Number of years spent wrongfully imprisoned: 28 years
Age at the time of conviction: 24
Edward Harris, a taproom cook, was shot and killed under a bridge in North Philadelphia on Oct. 13,1980. At the time of the murder, Kenneth Granger was just 24 years old and on his way to a party.
However, Kenneth was later arrested for the murder in March 1981 at his home in South Philadelphia — his daughters and their mother had just finished up dinner and Kenneth was about to take a shower when police arrived.
Kenneth was convicted of Harris’ murder following his 1982 trial, in which three eyewitnesses, including an off-duty police officer, testified against him. He was sentenced to life in prison.
Kenneth’s daughters worked tirelessly to free their father, and in 2008, they asked public defender Karl Schwartz to take on the case. Schwartz agreed, and he along with Pennsylvania Innocence Project Founder David Rudovsky got to work.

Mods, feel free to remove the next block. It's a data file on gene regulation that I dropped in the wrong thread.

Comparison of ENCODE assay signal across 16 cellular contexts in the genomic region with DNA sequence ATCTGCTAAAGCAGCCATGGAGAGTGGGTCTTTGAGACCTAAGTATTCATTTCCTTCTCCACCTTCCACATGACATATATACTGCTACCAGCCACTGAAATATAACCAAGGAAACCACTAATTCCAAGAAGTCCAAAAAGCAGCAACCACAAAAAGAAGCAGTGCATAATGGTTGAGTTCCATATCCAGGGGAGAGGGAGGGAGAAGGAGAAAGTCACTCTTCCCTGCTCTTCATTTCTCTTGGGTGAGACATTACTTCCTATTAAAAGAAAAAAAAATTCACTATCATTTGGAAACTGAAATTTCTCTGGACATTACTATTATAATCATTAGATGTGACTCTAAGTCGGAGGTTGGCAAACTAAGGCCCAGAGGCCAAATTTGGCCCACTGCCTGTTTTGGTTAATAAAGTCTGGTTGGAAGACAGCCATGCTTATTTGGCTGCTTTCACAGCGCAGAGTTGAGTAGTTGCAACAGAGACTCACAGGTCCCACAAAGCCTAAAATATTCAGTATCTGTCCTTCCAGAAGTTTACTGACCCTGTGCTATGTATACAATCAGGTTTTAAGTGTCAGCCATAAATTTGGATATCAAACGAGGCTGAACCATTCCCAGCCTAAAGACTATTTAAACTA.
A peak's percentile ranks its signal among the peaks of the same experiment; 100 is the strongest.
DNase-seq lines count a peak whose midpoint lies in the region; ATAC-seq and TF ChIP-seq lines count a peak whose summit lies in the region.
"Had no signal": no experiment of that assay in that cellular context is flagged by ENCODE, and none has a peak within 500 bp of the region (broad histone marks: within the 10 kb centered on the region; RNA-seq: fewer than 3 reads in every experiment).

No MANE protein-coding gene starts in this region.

Judge Earl Trent of the Philadelphia Court of Common Pleas granted Kenneth’s attorneys access to the homicide detectives’ files, an unusual opportunity. With this access, Schwartz and Rudovsky found that the off-duty officer who testified against Kenneth failed to identify him in a photo spread. They also learned the officer himself had been suspended for an off-duty shooting in a liquor store. This information could have been used at the1982 trial to question the witness’ credibility.
Additionally, with access to the prosecution’s files, Kenneth’s lawyers found that another witness, a barmaid, was never called to testify. She had identified somebody else as the killer in a photo array.
If the case went back to court with a new trial, this witness information would have been presented. But the District Attorney’s Office offered Kenneth a plea deal instead.
The DA’s office offered Kenneth a deal to plead guilty to third-degree murder and be released with parole. But Kenneth would not agree, maintaining his innocence.
Instead, Kenneth later agreed to a second deal offered by the DA and pled “no contest,” which means Kenneth was not contesting the charges brought against him. In exchange for the plea, Kenneth was released on July 14, 2010, after serving 28 years for a crime he did not commit.
“I have maintained my innocence since the day of my arrest,” Kenneth told the judge. “I am pleading nolo contendere to secure my freedom rather than staying in prison for years to fight this charge.”